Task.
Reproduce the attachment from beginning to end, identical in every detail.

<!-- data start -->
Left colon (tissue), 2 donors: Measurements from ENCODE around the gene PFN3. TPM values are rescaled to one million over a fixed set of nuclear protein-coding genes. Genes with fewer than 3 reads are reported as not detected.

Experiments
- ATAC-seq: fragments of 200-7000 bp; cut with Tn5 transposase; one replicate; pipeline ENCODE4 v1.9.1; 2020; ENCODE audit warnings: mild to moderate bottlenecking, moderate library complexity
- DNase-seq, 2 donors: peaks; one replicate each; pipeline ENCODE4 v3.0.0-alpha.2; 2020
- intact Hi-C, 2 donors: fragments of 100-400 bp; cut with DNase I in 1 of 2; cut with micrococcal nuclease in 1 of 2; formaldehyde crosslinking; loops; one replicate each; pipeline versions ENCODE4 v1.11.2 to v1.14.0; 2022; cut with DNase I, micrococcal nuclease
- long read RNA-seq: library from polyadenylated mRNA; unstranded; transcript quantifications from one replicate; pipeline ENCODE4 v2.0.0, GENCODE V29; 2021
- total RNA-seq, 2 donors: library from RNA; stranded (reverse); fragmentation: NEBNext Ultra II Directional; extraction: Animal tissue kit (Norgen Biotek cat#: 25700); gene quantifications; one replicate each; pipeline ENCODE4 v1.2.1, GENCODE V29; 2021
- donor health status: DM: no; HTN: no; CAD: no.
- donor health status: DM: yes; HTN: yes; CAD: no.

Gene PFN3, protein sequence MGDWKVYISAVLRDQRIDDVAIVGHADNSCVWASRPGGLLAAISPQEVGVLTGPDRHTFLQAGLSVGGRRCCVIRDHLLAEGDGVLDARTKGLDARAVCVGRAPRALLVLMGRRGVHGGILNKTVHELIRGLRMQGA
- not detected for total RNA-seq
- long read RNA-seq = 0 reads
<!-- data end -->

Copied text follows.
Left colon (tissue), 2 donors: Measurements from ENCODE around the gene PFN3. TPM values are rescaled to one million over a fixed set of nuclear protein-coding genes. Genes with fewer than 3 reads are reported as not detected.

Experiments
- ATAC-seq: fragments of 200-7000 bp; cut with Tn5 transposase; one replicate; pipeline ENCODE4 v1.9.1; 2020; ENCODE audit warnings: mild to moderate bottlenecking, moderate library complexity
- DNase-seq, 2 donors: peaks; one replicate each; pipeline ENCODE4 v3.0.0-alpha.2; 2020
- intact Hi-C, 2 donors: fragments of 100-400 bp; cut with DNase I in 1 of 2; cut with micrococcal nuclease in 1 of 2; formaldehyde crosslinking; loops; one replicate each; pipeline versions ENCODE4 v1.11.2 to v1.14.0; 2022; cut with DNase I, micrococcal nuclease
- long read RNA-seq: library from polyadenylated mRNA; unstranded; transcript quantifications from one replicate; pipeline ENCODE4 v2.0.0, GENCODE V29; 2021
- total RNA-seq, 2 donors: library from RNA; stranded (reverse); fragmentation: NEBNext Ultra II Directional; extraction: Animal tissue kit (Norgen Biotek cat#: 25700); gene quantifications; one replicate each; pipeline ENCODE4 v1.2.1, GENCODE V29; 2021
- donor health status: DM: no; HTN: no; CAD: no.
- donor health status: DM: yes; HTN: yes; CAD: no.

Gene PFN3, protein sequence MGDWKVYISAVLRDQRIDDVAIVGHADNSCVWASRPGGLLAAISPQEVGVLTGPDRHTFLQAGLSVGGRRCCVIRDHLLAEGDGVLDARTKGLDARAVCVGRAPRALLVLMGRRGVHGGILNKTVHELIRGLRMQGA
- not detected for total RNA-seq
- long read RNA-seq = 0 reads